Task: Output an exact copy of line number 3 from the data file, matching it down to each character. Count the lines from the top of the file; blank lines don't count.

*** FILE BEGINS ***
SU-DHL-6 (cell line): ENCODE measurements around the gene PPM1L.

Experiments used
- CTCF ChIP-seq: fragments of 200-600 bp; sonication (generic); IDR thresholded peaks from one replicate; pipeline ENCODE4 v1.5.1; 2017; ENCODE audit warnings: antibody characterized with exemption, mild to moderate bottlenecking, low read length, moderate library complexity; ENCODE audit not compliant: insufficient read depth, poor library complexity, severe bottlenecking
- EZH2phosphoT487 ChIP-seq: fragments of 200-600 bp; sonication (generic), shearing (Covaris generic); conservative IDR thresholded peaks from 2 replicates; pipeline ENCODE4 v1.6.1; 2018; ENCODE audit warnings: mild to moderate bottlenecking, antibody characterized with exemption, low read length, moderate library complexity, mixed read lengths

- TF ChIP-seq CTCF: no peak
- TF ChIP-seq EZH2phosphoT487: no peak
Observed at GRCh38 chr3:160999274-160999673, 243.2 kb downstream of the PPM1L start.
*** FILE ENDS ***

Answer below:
- CTCF ChIP-seq: fragments of 200-600 bp; sonication (generic); IDR thresholded peaks from one replicate; pipeline ENCODE4 v1.5.1; 2017; ENCODE audit warnings: antibody characterized with exemption, mild to moderate bottlenecking, low read length, moderate library complexity; ENCODE audit not compliant: insufficient read depth, poor library complexity, severe bottlenecking